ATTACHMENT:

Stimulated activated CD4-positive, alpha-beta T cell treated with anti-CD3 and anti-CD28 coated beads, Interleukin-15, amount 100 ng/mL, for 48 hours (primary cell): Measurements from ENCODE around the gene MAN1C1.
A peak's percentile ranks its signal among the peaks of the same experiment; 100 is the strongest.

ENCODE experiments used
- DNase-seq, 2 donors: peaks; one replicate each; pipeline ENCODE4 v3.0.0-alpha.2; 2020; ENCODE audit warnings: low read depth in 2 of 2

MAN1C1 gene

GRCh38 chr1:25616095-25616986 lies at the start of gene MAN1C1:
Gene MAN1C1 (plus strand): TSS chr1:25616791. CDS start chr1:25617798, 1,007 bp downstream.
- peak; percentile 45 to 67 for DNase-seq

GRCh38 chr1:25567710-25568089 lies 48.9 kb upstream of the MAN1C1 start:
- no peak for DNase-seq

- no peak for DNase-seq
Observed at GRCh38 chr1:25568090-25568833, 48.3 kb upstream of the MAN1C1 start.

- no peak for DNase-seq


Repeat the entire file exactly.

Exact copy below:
Stimulated activated CD4-positive, alpha-beta T cell treated with anti-CD3 and anti-CD28 coated beads, Interleukin-15, amount 100 ng/mL, for 48 hours (primary cell): Measurements from ENCODE around the gene MAN1C1.
A peak's percentile ranks its signal among the peaks of the same experiment; 100 is the strongest.

ENCODE experiments used
- DNase-seq, 2 donors: peaks; one replicate each; pipeline ENCODE4 v3.0.0-alpha.2; 2020; ENCODE audit warnings: low read depth in 2 of 2

MAN1C1 gene

GRCh38 chr1:25616095-25616986 lies at the start of gene MAN1C1:
Gene MAN1C1 (plus strand): TSS chr1:25616791. CDS start chr1:25617798, 1,007 bp downstream.
- peak; percentile 45 to 67 for DNase-seq

GRCh38 chr1:25567710-25568089 lies 48.9 kb upstream of the MAN1C1 start:
- no peak for DNase-seq

- no peak for DNase-seq
Observed at GRCh38 chr1:25568090-25568833, 48.3 kb upstream of the MAN1C1 start.

- no peak for DNase-seq